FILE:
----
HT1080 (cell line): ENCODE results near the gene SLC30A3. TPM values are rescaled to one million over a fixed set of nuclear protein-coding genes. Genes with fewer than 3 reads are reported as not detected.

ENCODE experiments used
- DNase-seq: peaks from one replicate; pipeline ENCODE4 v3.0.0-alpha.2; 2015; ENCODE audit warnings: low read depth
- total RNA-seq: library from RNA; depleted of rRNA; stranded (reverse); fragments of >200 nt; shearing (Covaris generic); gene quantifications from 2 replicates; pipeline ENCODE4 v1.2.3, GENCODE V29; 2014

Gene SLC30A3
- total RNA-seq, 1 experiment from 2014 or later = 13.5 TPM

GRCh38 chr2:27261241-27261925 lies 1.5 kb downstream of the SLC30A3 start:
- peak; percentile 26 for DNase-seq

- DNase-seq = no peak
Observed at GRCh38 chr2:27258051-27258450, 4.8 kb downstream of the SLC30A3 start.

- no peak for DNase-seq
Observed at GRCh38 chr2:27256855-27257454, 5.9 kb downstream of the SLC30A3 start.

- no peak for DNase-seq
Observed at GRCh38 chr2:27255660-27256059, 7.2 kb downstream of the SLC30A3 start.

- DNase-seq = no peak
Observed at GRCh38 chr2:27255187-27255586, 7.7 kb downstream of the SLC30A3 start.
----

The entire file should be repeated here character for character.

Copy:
HT1080 (cell line): ENCODE results near the gene SLC30A3. TPM values are rescaled to one million over a fixed set of nuclear protein-coding genes. Genes with fewer than 3 reads are reported as not detected.

ENCODE experiments used
- DNase-seq: peaks from one replicate; pipeline ENCODE4 v3.0.0-alpha.2; 2015; ENCODE audit warnings: low read depth
- total RNA-seq: library from RNA; depleted of rRNA; stranded (reverse); fragments of >200 nt; shearing (Covaris generic); gene quantifications from 2 replicates; pipeline ENCODE4 v1.2.3, GENCODE V29; 2014

Gene SLC30A3
- total RNA-seq, 1 experiment from 2014 or later = 13.5 TPM

GRCh38 chr2:27261241-27261925 lies 1.5 kb downstream of the SLC30A3 start:
- peak; percentile 26 for DNase-seq

- DNase-seq = no peak
Observed at GRCh38 chr2:27258051-27258450, 4.8 kb downstream of the SLC30A3 start.

- no peak for DNase-seq
Observed at GRCh38 chr2:27256855-27257454, 5.9 kb downstream of the SLC30A3 start.

- no peak for DNase-seq
Observed at GRCh38 chr2:27255660-27256059, 7.2 kb downstream of the SLC30A3 start.

- DNase-seq = no peak
Observed at GRCh38 chr2:27255187-27255586, 7.7 kb downstream of the SLC30A3 start.